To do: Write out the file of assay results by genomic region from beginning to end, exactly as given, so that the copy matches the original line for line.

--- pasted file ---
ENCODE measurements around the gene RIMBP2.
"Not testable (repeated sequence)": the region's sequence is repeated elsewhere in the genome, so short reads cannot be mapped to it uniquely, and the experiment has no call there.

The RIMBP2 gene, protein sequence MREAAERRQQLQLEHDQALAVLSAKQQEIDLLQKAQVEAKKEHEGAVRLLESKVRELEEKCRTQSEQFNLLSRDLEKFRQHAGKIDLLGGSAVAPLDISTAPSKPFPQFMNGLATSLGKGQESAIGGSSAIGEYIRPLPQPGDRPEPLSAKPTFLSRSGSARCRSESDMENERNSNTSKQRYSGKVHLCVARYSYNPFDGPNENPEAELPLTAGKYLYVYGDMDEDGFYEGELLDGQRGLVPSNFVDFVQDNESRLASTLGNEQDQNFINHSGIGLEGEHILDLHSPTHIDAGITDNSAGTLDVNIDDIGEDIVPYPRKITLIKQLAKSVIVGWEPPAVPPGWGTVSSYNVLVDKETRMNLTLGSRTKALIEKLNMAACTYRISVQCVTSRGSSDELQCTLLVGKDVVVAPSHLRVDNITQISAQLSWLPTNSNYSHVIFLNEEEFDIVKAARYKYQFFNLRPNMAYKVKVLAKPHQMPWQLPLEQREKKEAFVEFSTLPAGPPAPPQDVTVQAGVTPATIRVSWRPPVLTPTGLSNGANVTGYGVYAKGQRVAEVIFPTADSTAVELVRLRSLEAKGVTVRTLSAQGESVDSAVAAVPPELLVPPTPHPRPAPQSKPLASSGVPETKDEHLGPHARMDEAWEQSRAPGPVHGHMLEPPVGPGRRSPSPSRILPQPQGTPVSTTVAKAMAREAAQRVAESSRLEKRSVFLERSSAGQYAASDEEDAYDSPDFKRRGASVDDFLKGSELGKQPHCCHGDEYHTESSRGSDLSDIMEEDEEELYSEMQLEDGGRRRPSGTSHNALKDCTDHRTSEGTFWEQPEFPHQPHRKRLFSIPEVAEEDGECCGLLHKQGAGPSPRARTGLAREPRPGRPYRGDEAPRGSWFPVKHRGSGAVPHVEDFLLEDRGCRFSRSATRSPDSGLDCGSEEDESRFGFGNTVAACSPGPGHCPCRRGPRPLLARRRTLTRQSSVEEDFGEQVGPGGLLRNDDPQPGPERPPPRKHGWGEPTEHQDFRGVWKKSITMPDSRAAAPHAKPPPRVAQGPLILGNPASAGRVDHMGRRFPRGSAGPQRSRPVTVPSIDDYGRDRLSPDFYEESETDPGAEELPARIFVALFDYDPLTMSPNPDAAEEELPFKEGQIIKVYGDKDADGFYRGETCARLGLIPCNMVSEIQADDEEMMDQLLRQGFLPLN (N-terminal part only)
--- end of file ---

ENCODE measurements around the gene RIMBP2.
"Not testable (repeated sequence)": the region's sequence is repeated elsewhere in the genome, so short reads cannot be mapped to it uniquely, and the experiment has no call there.

The RIMBP2 gene, protein sequence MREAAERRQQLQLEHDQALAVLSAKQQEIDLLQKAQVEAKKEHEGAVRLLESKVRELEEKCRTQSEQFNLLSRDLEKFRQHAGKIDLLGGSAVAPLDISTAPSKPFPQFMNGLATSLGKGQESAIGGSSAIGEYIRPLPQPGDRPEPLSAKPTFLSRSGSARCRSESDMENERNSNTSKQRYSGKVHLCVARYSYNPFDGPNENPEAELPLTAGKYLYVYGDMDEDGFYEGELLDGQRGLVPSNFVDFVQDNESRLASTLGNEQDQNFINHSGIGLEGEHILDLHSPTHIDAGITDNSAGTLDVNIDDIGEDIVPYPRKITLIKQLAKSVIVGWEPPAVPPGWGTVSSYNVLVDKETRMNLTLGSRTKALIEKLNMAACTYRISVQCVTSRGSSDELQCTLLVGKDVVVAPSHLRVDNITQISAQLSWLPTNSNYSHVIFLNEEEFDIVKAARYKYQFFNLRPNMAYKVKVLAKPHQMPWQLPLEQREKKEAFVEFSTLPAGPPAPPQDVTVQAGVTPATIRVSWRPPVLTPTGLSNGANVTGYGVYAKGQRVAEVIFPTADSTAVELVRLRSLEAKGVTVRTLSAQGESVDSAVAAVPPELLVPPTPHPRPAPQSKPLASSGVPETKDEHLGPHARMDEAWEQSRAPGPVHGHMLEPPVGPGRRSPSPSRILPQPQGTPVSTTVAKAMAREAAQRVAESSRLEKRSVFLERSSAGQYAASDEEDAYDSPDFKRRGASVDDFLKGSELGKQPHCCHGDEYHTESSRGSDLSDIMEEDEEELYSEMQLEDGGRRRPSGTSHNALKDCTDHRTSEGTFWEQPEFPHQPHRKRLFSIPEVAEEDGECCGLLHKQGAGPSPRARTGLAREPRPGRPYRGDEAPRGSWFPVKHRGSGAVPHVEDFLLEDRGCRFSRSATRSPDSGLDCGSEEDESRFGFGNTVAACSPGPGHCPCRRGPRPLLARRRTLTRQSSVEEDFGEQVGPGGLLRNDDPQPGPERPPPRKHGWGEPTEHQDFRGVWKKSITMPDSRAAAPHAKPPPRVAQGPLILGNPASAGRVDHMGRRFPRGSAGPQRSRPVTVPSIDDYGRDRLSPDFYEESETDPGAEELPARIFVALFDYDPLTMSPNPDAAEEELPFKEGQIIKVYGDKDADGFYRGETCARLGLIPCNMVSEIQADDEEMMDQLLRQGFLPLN (N-terminal part only)